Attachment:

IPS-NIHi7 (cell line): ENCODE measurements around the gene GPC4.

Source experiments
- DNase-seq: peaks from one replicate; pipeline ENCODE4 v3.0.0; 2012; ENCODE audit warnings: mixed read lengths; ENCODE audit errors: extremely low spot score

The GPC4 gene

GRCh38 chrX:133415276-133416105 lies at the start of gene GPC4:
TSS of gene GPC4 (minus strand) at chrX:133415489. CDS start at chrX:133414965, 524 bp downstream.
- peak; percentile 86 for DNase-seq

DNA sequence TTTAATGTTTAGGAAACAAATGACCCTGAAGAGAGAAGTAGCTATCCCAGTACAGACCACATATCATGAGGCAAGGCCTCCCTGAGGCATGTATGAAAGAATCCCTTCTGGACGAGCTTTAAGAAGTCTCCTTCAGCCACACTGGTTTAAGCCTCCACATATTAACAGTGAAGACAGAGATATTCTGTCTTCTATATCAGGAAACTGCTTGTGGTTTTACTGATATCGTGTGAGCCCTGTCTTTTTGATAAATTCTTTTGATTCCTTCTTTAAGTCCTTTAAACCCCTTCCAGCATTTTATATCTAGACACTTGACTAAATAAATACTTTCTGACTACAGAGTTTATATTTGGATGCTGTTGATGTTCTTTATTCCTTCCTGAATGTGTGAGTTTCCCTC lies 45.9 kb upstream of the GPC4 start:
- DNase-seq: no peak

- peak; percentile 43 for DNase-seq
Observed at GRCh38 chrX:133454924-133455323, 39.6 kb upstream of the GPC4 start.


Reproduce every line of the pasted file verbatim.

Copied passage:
IPS-NIHi7 (cell line): ENCODE measurements around the gene GPC4.

Source experiments
- DNase-seq: peaks from one replicate; pipeline ENCODE4 v3.0.0; 2012; ENCODE audit warnings: mixed read lengths; ENCODE audit errors: extremely low spot score

The GPC4 gene

GRCh38 chrX:133415276-133416105 lies at the start of gene GPC4:
TSS of gene GPC4 (minus strand) at chrX:133415489. CDS start at chrX:133414965, 524 bp downstream.
- peak; percentile 86 for DNase-seq

DNA sequence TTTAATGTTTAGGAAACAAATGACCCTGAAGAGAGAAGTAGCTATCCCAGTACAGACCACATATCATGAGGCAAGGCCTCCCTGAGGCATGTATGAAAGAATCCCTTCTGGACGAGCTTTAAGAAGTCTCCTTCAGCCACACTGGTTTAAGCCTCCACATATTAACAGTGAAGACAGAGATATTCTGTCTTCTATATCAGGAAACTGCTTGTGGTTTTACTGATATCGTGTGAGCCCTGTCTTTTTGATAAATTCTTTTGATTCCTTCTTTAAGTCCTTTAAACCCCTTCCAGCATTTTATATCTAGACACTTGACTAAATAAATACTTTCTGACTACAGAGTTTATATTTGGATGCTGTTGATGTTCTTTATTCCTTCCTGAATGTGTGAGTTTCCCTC lies 45.9 kb upstream of the GPC4 start:
- DNase-seq: no peak

- peak; percentile 43 for DNase-seq
Observed at GRCh38 chrX:133454924-133455323, 39.6 kb upstream of the GPC4 start.